- This risk issue is complicated. Most people frame the discussion in the context of FDR's Executive Order 6102, which basically prohibited private ownership of gold in the US while the US was on a gold monetary standard. The risks associated with a reintroduction of EO 6102 are largely and relatively negligible. The most significant and relevant risk is actually a reintroduction of JFK's Executive Order 11037 (which you should read- it's not the silver one). In the context of the collapsing Bretton Woods monetary system, the rising price of gold, the failure of the London Gold Pool (price suppression scheme), et al., Kennedy dictated, "no person subject to the jurisdiction of the United States shall, after the effective date of this section, acquire, hold in his possession, earmark, or retain any interest, legal or equitable, in any gold coin, gold certificates, or gold bullion, situated outside of the United States" Some contemporary issues which could be viewed as parallels to the previous episode include the decline of USD reserve currency monetary paradigm, the rising price of gold, or even the use of "monetary instruments" such as gold to bypass the Central Bank controlled financial and monetary systems by such “terrorists” as Iran (or that gazillionaire with the Swiss bank account who isn’t paying his fair share- Mitt Romney).

SafelyGraze's picture

other executive orders not to worry about:

9201 war relocation authority

9066 war relocation to detention camps based on ethnicity

the director of the war relocation authority was the younger brother of .. you've got to be kidding me .. 

HungryPorkChop's picture

Sure the metals are safer but they don't have the 10:1 or sometimes 50:1 leverage of a mining company.  In the 70's some mining stocks went up 50x to 100x far outpacing the price of gold and silver.. 

Ignatius's picture

True enough what you are saying, but we can't drive well looking in the rear view mirror.

When bonds and promises fail, gold rises.  It will become apparent to the sovereigns that a gold mine is literally pulling money (value) out of the ground.  With great risk comes great reward goes the cliche', but wealth at this time will be marked as it usually is:  by possession.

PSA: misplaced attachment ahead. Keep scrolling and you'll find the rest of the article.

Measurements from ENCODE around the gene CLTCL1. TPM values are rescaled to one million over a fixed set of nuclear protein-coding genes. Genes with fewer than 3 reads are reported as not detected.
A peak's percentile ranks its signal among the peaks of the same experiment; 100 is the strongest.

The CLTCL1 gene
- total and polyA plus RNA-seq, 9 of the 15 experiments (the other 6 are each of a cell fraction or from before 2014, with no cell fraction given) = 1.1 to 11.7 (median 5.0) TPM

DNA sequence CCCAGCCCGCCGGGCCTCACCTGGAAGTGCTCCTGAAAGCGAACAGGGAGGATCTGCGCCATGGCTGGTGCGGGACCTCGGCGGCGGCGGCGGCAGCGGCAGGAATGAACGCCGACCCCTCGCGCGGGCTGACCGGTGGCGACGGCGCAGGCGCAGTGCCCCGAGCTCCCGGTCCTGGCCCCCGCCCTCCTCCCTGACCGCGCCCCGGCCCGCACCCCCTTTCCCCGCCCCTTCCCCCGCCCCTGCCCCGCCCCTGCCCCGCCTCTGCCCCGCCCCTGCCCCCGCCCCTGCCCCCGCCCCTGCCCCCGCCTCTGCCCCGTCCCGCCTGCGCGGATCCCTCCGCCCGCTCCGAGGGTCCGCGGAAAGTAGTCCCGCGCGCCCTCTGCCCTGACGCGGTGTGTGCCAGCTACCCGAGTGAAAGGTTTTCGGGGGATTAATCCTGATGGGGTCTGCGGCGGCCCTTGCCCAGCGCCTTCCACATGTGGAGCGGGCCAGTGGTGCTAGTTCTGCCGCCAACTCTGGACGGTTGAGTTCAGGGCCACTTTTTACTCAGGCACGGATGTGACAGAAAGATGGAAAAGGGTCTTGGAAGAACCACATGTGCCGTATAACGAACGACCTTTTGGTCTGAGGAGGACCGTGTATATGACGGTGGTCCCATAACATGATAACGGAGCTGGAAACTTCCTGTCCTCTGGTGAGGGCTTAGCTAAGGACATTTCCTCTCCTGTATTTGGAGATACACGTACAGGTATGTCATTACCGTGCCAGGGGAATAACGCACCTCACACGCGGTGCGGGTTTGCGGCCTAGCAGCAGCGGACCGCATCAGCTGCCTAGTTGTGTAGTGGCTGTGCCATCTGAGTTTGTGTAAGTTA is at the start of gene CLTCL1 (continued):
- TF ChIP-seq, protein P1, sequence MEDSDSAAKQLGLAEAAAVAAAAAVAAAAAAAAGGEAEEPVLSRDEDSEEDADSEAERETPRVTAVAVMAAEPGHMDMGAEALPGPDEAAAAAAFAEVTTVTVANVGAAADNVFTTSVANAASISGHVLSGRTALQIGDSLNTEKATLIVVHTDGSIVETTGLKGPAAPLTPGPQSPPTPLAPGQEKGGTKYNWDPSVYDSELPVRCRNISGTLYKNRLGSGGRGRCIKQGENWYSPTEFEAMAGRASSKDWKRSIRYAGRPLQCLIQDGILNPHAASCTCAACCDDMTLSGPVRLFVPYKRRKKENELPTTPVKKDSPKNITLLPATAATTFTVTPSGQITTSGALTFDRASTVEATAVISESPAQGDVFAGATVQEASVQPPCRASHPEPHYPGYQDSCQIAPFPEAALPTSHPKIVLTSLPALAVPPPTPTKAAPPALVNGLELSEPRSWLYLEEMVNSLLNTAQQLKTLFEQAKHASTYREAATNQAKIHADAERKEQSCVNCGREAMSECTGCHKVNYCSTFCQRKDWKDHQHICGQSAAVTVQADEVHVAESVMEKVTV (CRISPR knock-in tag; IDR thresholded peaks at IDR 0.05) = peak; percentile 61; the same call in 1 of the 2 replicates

OpenThePodBayDoorHAL's picture

That's because there was no easy way for retail to own gold. Now there is. At least paper gold, that is. And even real gold is only a few clicks away.

Newager23's picture

I like Hugh Hendry a lot. In fact, I think Hugh and Kyle Bass are the two best macro analysts out there today. However, I would like to know how he is shorting the miners. That seems a risky proposition. Why short at a bottom? The HUI is way off its highs. It makes no sense to short at the bottom.

I personally think that GDXJ (Mid Tier Gold Miners ETF) and SIL (Silver Miners ETF) are at fantastic entry points and will likely outperform just about any other investment over the next 3-5 years.

He has a point that there is substantial risk investing in gold & silver miners, but to call it insane is a bit over the top. I think it is perhaps the investment of a lifetime if you pick the right stocks. Many of these stocks (I like Canadian mining stocks the best) will be 10 and 20 baggers. Where else can you get those kind of returns? And once we get into the mania phase of this gold bull market the mining stocks WILL participate.

Ironically, some of the arguments he makes could actually be good for mining stocks. For instance, if mines close due to nationalization or labor problems, this will drive the gold supply down. A lower supply of gold will drive up the price of gold and thus the stock price of the strong mining stocks. Also, the weaker and more risky mining stocks will potentially collapse in price and be easy pickings for the stronger stocks, which will likely explode in value.

So, don't think the entire mining sector is going to languish at higher gold prices. If you think shorting gold & silver mining stocks is the way to go, that is a very risky proposition. We have seen mining stocks struggle since 2010, but I don't think that is going to last much longer. As soon as we get new highs ($1920 in gold and $49 in silver), I expect the mining stocks to do incredibly well. (for gold & silver mining stocks)

archon's picture

First of all, the same argument may be applied to any commodity or physical property.  If food were scarce, would that force farmers out of the market?  Perhaps at some point the government would be tempted to nationalize agriculture, and many (communist) nations have done that, but just how scarce would gold have to be before this happened?  $5k?  $10k?  Secondly, this is happening in Kyrgyzstan because this one mine dominates the national economy, which is not the case for most mines.